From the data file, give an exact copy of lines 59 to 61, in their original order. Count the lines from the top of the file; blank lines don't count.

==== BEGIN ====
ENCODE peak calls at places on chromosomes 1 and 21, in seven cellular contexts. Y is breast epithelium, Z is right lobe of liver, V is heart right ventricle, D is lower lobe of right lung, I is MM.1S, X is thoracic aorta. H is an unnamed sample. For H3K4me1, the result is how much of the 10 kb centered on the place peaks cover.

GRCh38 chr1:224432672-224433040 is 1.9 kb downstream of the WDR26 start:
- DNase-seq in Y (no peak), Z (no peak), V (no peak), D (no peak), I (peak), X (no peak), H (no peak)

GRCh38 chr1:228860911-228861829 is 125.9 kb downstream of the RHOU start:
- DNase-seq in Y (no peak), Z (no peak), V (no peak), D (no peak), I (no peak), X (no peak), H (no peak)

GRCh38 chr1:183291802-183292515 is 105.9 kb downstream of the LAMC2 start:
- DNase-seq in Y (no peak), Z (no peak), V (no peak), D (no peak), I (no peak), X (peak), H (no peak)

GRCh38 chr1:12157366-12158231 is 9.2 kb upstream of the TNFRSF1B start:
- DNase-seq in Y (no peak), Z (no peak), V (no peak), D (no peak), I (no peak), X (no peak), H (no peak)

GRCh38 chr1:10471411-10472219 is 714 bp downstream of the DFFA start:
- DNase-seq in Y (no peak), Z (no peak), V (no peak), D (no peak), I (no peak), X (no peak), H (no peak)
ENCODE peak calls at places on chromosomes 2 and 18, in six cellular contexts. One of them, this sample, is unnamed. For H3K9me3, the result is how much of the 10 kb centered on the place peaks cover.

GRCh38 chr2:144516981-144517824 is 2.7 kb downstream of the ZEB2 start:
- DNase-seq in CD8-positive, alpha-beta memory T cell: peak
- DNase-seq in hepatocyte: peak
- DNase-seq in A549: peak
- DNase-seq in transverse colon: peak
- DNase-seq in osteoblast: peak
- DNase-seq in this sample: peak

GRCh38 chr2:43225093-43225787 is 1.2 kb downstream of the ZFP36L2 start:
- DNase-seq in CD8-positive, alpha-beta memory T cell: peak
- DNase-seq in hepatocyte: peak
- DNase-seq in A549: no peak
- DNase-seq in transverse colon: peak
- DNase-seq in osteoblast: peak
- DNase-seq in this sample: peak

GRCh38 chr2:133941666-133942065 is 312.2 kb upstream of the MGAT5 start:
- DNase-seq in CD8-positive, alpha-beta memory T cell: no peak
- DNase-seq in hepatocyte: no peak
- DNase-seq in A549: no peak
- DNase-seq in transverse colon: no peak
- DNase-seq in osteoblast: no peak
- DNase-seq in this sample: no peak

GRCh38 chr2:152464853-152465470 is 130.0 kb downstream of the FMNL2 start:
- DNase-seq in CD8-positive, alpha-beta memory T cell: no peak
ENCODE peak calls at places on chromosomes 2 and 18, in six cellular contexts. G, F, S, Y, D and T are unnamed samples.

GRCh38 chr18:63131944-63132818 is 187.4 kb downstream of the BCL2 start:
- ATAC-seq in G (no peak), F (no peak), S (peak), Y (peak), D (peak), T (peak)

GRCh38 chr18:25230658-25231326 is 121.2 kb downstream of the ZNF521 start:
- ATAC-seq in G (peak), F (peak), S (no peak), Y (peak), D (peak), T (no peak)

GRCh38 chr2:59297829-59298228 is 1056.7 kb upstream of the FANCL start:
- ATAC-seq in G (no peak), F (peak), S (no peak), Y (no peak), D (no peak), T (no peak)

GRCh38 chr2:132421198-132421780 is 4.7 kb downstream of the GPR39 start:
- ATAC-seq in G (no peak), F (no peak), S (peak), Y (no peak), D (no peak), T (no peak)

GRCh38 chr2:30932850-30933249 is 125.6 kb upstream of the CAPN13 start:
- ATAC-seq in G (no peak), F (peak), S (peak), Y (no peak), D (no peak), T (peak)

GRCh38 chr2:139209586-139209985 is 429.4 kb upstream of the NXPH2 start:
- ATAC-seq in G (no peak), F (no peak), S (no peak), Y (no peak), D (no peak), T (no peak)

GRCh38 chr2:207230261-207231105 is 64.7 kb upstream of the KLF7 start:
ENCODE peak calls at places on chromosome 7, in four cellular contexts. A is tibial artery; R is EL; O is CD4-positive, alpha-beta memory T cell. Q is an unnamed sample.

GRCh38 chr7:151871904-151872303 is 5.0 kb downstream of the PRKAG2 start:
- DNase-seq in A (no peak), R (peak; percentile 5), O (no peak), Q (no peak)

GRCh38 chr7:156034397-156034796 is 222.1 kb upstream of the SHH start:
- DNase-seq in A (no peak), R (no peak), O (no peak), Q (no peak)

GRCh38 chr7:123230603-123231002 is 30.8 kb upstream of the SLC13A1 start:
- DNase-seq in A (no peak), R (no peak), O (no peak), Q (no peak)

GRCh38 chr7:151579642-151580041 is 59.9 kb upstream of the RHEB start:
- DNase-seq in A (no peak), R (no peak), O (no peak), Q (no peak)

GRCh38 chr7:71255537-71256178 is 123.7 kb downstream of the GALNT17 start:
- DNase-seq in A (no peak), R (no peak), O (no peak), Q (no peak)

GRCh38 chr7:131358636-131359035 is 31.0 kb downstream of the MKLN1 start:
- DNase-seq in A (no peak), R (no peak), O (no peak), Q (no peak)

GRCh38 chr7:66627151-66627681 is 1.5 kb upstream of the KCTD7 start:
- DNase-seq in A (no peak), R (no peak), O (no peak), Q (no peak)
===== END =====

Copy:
GRCh38 chr7:71255537-71256178 is 123.7 kb downstream of the GALNT17 start:
- DNase-seq in A (no peak), R (no peak), O (no peak), Q (no peak)

GRCh38 chr7:131358636-131359035 is 31.0 kb downstream of the MKLN1 start: